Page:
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Tangelo Squares

Tangelo Squares

Tangelo Squares

I love my lemon square recipe. Seriously love it. Easy and supremely lemony. I got the original recipe from my college room mate, who’d gotten it from her mother, who’d gotten it from the local Avon lady. That should tell you about how long ago that was. I tried a few other lemon-square recipes around that time, but soon realized I was already in possession of the goods. Really, who makes a lemon square using 2 tablespoons lemon juice. A half cup is more like it!

Then, a few years ago, I started to play with all the different citrus varieties available at my local farmers’ market. Could I do a simple swap in my favorite recipe and have a rainbow of colors and flavors to enjoy through the winter?

Not quite. Some, like Meyer lemon, were an easy switch (see my book for tweaks). But others were a big disappointment. Blood orange squares came out a most unpleasant muddy color, due to the flour thickener and the unpredictability of the color of the fruit’s flesh. Oranges and tangerines also posed a problem. Have you ever noticed that while a glass of O.J. packs plenty of acid punch, the orange-ness in desserts is so delicate it almost disappears?

Then I tried tangelos. Whoa! How a late-season cross between a grapefruit and tangerine results in intensely sweet-tart red-orange pulp and peel is a mystery to me, but it sure makes a nice “square.” Still, by the time you add eggs, sugar, and flour, the juice could use a little…juice.

It was the citrus farmer’s helper who solved the problem: add a dose of Meyer lemon. The subtler notes of this lemon-orange cross heightened the tangelo flavors without overtaking them the way the more acidic Eureka lemon would have. Microplaned tangelo zest finished the job; the peel’s essential oils and color added the final boost to make these sing. Here’s a picture of early-season tangelos from the KCRW Good Food Blog. As the season progresses, the fruit gets more deeply colored.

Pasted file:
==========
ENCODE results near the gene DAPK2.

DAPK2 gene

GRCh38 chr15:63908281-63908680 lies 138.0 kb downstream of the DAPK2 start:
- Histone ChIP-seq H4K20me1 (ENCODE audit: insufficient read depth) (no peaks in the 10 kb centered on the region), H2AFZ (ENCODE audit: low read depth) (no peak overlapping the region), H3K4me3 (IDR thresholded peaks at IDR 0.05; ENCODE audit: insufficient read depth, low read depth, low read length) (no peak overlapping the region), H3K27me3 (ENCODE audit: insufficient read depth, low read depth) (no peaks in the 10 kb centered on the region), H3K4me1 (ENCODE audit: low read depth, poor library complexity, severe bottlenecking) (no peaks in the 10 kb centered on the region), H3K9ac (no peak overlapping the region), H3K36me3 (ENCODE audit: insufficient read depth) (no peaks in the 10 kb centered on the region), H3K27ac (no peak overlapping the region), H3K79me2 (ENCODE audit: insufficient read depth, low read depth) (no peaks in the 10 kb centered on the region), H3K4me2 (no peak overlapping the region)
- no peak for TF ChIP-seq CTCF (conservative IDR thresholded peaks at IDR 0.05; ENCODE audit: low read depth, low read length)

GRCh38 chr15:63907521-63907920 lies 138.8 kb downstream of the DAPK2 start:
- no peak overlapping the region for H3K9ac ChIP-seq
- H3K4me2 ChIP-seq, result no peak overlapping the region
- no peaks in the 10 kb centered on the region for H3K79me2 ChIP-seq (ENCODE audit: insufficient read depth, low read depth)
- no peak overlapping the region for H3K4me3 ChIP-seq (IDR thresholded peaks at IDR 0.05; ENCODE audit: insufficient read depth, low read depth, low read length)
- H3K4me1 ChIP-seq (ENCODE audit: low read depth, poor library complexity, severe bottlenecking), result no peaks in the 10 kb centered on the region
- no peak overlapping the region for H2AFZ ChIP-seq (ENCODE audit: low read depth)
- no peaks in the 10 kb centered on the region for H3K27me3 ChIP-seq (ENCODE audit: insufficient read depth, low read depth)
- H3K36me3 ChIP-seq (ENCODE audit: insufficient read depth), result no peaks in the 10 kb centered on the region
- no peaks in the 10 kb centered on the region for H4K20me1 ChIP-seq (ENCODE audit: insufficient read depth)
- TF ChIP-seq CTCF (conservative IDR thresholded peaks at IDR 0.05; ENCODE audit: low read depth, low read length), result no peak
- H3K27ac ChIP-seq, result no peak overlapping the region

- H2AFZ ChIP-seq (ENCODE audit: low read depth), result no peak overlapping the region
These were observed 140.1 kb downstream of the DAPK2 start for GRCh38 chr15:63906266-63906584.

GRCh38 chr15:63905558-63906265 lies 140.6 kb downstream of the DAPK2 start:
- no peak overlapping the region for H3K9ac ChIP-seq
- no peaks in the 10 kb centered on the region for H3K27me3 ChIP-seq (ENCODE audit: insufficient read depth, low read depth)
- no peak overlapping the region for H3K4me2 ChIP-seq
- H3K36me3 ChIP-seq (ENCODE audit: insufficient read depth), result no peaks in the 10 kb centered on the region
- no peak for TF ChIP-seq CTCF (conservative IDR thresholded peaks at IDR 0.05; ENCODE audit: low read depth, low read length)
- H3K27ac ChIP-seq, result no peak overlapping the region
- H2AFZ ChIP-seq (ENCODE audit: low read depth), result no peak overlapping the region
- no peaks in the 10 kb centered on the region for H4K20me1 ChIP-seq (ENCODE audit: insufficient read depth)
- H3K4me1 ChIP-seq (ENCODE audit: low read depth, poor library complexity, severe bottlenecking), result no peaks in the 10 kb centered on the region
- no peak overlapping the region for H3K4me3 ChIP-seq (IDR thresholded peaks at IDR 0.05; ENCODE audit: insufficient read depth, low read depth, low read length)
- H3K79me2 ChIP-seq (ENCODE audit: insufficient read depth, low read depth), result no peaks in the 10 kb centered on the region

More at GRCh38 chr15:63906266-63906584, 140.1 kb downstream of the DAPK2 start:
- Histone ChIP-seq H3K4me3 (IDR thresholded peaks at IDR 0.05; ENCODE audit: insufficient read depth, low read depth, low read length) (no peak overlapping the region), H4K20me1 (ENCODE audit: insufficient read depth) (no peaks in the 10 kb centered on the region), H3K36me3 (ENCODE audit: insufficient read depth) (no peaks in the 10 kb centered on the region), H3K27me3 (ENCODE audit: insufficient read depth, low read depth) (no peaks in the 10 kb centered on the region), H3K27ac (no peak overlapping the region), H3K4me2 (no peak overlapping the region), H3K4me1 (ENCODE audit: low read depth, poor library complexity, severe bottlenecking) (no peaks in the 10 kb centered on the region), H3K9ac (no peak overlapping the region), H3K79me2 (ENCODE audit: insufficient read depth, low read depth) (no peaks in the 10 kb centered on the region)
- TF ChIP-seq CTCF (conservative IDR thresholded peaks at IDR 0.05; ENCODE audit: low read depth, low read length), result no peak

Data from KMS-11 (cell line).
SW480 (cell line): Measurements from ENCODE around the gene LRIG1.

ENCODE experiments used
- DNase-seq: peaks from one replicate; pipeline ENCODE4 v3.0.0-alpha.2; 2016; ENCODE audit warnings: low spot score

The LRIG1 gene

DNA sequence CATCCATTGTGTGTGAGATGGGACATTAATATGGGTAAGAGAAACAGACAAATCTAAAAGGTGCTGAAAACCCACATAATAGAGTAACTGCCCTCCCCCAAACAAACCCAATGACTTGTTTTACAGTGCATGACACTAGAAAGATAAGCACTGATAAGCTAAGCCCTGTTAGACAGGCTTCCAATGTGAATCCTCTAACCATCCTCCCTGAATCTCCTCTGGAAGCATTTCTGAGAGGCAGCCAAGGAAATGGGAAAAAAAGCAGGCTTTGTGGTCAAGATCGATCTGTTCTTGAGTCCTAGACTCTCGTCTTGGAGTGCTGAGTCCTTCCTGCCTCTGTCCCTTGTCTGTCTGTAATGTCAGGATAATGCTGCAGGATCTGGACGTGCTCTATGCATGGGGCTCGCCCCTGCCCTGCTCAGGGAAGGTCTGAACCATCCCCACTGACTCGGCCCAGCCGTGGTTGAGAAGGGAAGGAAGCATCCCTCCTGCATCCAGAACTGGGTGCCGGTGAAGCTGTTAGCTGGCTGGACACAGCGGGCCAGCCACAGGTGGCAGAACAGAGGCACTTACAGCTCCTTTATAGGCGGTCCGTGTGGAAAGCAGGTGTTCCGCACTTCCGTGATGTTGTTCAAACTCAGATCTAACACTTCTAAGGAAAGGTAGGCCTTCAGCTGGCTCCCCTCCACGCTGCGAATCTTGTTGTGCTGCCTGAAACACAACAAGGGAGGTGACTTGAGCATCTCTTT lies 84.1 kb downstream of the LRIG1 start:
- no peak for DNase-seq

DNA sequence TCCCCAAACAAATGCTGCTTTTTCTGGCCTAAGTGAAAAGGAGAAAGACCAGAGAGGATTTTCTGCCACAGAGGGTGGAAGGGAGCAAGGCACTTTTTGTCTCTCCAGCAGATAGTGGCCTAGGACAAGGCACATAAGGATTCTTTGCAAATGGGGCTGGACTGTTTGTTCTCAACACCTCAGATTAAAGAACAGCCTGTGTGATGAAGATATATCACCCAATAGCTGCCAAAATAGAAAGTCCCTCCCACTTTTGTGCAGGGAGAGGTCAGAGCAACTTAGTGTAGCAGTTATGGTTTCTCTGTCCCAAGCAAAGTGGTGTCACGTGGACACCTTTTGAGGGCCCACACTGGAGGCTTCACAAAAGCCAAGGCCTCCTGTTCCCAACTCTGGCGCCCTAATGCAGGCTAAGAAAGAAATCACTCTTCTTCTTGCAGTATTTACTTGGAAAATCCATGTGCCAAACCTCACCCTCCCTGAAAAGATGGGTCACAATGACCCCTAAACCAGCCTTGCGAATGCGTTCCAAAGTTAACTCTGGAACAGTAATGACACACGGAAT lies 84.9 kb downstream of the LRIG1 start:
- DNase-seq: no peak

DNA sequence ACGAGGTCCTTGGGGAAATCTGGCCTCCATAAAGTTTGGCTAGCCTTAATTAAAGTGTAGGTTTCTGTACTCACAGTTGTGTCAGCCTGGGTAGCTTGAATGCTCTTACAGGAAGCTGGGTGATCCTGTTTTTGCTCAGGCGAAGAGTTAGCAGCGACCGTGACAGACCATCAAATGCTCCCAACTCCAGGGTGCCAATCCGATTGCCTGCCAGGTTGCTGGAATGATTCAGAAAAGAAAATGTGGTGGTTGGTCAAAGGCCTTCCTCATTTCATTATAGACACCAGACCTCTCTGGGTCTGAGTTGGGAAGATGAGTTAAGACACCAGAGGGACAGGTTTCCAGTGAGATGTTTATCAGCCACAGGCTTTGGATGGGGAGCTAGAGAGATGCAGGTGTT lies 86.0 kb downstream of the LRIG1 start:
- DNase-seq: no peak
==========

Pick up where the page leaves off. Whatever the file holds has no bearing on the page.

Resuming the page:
Tangelos KCRW

Tangelo Squares

For the crust:

1/2 cup powdered sugar
2 cups all-purpose flour
1/4 teaspoon salt
2 sticks (1/2 pound) cold unsalted butter, cut into half-inch pieces

For the filling:

4 eggs
1 1/2 cups granulated sugar
zest of 2 tangelos
1/2 cup tangelo juice
1/4 cup Meyer lemon juice
1 tablespoon Grand Marnier
4 tablespoons flour

Preheat oven to 350 degrees. In a mixing bowl, stir together the powdered sugar, 2 cups flour and salt. Add the butter and cut in with a pastry cutter or your fingers until the mixture resembles coarse cornmeal. Pat the mixture into the bottom and up sides of a 9 x 13 pan. Bake in center of oven until just lightly golden, 20-25 minutes.

Meanwhile whisk together the eggs, granulated sugar, zest, tangelo and Meyer lemon juices, Grand Marnier and 4 tablespoons flour until very well blended, about one minute. Pour the filling over the crust and return the pan to the oven until the filling is set, 15-20 minutes. Cool completely before cutting. Makes 24 2-inch by 2 and one half-inch squares.

© 2006, Amelia Saltsman.

2 Comments

  1. Faye Levy February 15, 2013 at 6:10 pm - Reply

    Looks delicious. I really enjoyed your explanation of how you developed the recipe. Did the tangelos and the other citrus you tried need less sugar than the lemons? Interesting that you also added Grand Marnier.

  2. Amelia Saltsman March 3, 2013 at 10:52 am - Reply

    Hi Faye, Yes, the sweeter fruits took less sugar (that’s the tweak mentioned above). At the time, I felt the Grand Marnier made for a more pronounced flavor, but now I’m thinking of getting rid of its syrupy-ness and either boosting the meyer lemon or trying a different alcohol. With these delicate flavors, so much depends on the particular piece of fruit’s “brix levels.” I suppose that’s true too of traditional lemon squares too, but the super-acidity of Eureka lemons makes for a more forgiving playing field.

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